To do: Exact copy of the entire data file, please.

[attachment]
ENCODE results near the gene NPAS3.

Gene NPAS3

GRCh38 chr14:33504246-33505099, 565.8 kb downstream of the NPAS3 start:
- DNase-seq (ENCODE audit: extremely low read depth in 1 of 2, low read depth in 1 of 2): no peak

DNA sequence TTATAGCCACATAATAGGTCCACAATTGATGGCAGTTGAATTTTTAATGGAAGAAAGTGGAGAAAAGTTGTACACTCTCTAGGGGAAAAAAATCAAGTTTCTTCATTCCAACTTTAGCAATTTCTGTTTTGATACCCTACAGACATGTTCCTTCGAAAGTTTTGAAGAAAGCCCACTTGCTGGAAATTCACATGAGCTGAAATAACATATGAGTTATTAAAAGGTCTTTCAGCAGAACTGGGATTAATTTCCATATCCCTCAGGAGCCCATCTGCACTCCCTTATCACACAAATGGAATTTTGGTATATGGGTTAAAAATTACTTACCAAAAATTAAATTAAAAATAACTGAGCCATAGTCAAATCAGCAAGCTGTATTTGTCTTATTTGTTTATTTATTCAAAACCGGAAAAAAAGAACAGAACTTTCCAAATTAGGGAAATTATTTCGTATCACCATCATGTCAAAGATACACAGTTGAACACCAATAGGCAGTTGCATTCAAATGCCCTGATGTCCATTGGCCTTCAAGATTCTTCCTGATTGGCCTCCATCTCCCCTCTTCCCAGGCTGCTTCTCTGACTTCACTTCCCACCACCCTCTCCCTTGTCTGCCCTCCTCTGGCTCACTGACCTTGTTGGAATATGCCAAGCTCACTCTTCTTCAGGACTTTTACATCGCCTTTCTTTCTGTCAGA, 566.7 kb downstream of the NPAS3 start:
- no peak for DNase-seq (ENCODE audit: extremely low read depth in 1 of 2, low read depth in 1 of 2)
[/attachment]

ENCODE results near the gene NPAS3.

Gene NPAS3

GRCh38 chr14:33504246-33505099, 565.8 kb downstream of the NPAS3 start:
- DNase-seq (ENCODE audit: extremely low read depth in 1 of 2, low read depth in 1 of 2): no peak

DNA sequence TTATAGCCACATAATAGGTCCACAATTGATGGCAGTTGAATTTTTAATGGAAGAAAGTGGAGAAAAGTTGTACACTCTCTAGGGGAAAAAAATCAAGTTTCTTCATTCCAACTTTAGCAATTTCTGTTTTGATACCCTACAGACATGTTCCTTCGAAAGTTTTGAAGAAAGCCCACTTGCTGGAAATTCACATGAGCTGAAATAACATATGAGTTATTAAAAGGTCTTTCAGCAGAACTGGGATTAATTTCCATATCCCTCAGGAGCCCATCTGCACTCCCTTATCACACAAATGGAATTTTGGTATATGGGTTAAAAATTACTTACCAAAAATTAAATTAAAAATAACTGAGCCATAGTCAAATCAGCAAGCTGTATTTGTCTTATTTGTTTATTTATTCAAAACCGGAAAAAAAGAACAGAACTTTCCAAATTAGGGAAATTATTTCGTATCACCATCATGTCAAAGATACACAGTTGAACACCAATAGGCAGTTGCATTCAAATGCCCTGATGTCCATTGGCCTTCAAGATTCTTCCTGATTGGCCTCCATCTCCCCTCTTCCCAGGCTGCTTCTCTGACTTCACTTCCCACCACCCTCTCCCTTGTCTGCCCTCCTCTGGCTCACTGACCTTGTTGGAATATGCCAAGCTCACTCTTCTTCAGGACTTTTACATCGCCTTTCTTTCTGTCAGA, 566.7 kb downstream of the NPAS3 start:
- no peak for DNase-seq (ENCODE audit: extremely low read depth in 1 of 2, low read depth in 1 of 2)